Dying

The airport is crowded, noisy, frenetic. There are yowling babies, people being paged, the usual ruckus. Outside, a mixture of snow and sleet is coming down. The runways show signs of icing. Flight delays and cancellations are called out over the PA system together with the repeated warning that in view of recent events any luggage left unattended will be immediately impounded. There are more people than usual stepping outside to smoke. The air is blue with it. Once aboard, you peer through the windows for traces of ice on the wings and search the pancaked faces of the flight attendants for anything like the knot of anxiety you feel in your own stomach as they run through the customary emergency procedures. The great craft lumbers its way to the take-off position, the jets shrill. As it picks up speed, you count the seconds till you feel liftoff. More than so many, you've heard, means trouble. Once airborne, you can hardly see the wings at all through the gray turbulence scudding by. The steep climb is as rough as a Ford pickup. Gradually it starts to even out. The clouds thin a little. Here and there you see tatters of clear air among them. The pilot levels off slightly. Nobody is talking. The calm and quiet of it are almost palpable. Suddenly, in a rush of light, you break out of the weather. Beneath you the clouds are a furrowed pasture. Above, no sky in creation was ever bluer.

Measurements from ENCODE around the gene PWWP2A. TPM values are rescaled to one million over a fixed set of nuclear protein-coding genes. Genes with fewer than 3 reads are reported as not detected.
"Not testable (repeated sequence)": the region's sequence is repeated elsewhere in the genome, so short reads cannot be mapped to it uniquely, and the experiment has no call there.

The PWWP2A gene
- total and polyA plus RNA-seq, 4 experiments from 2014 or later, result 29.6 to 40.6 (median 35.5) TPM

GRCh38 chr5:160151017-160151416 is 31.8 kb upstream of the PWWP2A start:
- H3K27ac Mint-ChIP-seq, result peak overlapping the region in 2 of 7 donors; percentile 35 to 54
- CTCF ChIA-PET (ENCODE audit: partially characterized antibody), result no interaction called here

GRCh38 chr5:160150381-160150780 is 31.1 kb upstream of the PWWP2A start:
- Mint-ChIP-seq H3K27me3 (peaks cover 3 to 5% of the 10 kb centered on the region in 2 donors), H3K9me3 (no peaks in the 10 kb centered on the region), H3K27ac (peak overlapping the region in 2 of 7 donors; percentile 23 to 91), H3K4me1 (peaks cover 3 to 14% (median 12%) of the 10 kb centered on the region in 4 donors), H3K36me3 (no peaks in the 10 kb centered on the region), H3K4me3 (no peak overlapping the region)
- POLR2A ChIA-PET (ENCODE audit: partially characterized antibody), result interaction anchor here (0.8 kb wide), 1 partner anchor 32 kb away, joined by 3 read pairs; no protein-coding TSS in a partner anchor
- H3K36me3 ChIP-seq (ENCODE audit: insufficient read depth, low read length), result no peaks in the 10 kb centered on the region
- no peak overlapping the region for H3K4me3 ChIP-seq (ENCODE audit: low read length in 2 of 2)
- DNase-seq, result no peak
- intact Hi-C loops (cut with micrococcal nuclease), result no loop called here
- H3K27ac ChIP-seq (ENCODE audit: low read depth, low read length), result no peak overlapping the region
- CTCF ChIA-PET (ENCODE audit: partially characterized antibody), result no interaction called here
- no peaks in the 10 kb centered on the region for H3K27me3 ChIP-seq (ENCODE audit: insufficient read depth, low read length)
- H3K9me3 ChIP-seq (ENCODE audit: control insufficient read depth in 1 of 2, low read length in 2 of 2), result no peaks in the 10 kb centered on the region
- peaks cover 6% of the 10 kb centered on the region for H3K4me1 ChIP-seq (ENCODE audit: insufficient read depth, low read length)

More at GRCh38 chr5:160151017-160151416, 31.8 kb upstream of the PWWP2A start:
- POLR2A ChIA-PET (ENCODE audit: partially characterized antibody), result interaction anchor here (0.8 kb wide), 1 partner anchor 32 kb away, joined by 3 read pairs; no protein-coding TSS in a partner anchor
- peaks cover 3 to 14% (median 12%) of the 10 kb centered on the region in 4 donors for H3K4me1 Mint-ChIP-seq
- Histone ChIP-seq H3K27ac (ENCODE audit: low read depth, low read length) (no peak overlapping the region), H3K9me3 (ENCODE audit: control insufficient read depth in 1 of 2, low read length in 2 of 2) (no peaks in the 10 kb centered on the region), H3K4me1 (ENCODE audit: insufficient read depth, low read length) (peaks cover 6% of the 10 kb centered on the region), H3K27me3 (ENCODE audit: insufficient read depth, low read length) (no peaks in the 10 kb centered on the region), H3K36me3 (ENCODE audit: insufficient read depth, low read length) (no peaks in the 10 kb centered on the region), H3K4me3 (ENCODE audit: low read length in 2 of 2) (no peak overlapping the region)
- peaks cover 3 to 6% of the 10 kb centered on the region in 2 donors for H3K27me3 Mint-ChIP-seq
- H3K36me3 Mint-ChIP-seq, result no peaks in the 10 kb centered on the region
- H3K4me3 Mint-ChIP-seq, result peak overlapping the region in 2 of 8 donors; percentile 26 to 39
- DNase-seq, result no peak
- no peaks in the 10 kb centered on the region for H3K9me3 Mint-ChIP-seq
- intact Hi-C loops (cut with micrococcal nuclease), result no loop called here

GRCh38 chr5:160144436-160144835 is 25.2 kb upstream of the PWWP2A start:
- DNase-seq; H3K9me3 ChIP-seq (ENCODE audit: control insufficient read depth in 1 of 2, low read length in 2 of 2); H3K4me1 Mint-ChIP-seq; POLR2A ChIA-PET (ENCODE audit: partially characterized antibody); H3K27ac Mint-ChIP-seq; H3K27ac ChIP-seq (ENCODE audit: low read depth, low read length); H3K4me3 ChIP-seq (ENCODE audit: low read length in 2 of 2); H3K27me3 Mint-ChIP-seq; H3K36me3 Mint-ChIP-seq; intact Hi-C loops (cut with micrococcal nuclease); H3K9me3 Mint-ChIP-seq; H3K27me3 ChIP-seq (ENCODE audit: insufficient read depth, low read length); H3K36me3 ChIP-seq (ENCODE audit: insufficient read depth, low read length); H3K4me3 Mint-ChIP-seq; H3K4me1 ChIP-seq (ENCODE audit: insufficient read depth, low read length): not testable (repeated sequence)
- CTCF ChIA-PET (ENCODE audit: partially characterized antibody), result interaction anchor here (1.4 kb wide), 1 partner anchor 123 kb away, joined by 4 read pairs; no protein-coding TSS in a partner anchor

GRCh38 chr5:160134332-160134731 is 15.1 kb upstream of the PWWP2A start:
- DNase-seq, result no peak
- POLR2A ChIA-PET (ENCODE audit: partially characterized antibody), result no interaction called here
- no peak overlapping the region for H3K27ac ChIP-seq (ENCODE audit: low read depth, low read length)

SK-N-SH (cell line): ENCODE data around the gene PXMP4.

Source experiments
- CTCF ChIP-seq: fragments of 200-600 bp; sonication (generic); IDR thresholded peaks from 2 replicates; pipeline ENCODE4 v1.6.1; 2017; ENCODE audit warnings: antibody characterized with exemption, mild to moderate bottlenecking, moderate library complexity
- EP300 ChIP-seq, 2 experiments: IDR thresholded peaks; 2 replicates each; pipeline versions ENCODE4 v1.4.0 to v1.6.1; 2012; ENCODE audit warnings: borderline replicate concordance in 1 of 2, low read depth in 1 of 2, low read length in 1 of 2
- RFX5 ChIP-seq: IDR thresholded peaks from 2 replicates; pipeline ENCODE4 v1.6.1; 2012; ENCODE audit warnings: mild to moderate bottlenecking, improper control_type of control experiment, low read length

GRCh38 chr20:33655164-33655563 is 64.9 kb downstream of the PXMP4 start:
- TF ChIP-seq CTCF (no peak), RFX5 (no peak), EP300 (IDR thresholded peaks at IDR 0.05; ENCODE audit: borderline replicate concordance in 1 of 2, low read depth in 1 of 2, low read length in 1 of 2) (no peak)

Possibly the last takeoff of all is something like that. When the time finally comes, you're scared stiff to be sure, but maybe by then you're just as glad to leave the whole show behind and get going. In a matter of moments, everything that seemed to matter stops mattering. The slow climb is all there is. The stillness. The clouds. Then the miracle of flight as from fathom upon fathom down you surface suddenly into open sky. The dazzling sun.

~ originally published in Whistling in the Dark and later in Beyond Words